In her speeches, she assured us that forgetting a person’s name soon after being introduced is not a “senior” problem; it’s a problem of not concentrating. In normal aging, everything slows down; cognitive ability slows down around 40.

If you lost your keys every day, that is not necessarily a red flag. But if you don’t know what to do with the keys, that’s a red flag. Everyone with Alzheimer’s knows something is wrong and they feel vulnerable. Hence, they put keys in odd places like the freezer because they know that the keys are valuable, but since there’s no short-term memory, they can’t remember where or why they put it in the freezer.

She referred to the Nun Study which showed that nuns who were always exercising their brain fared the best, not necessarily those that were the most intelligent, because it sparked new neurons. She offered many tips on how to keep the brain healthy as well as the body. What is good for the normal person is good for one with Alzheimer’s as well. She mentioned four risk factors — blood pressure, cholesterol, obesity, and diabetes. High levels of stress can affect the brain and it is especially important for caregivers to reach out and ask for help.

In my next post, I will introduce you to the Alzheimer’s Family Day Care Center.

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Mount Sinai Sch of MedFrom the Mount Sinai School of Medicine on the Upper East Side of New York City comes exciting news that it is one of 12 sites nationwide participating in the first Phase 2 clinical trial to test gene therapy treatment for Alzheimer’s disease (AD). The study is the first multicenter neurosurgical intervention in Alzheimer’s research in the U.S. The Alzheimer’s Disease Cooperative Study (ADCS) is sponsoring the study through a grant from the National Institute on Aging (a part of the National Institutes of Health [NIH]) in association with Ceregene, Inc., which developed and will provide the active agent (CERE-110).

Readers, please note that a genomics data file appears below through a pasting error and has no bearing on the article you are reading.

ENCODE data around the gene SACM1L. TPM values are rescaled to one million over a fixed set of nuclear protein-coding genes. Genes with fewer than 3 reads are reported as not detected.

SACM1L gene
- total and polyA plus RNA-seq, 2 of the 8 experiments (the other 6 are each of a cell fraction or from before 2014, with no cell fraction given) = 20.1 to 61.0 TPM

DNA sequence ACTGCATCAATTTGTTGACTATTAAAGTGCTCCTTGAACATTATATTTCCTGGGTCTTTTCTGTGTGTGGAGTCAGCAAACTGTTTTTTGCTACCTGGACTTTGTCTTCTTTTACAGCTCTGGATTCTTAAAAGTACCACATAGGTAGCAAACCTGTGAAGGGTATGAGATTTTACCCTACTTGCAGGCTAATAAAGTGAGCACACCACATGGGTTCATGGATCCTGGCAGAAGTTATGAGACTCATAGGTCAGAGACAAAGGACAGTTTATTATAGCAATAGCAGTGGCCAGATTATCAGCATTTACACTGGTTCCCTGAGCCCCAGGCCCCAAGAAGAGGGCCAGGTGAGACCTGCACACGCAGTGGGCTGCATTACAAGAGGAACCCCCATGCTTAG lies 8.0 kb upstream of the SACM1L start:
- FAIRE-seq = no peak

According to Mount Sinai’s press release:

The experimental treatment utilizes a viral-based gene transfer system, CERE-110, that makes Nerve Growth Factor (NGF), a naturally occurring protein that helps maintain nerve cell survival in the brain. CERE-110 has been previously studied in animals, where it reversed brain degeneration in aged monkeys and rats. For this study, CERE-110, will be injected by a neurosurgeon directly into the nucleus basalis of Meynert (NBM) of the brain, an area where neuronal death occurs in Alzheimer’s patients.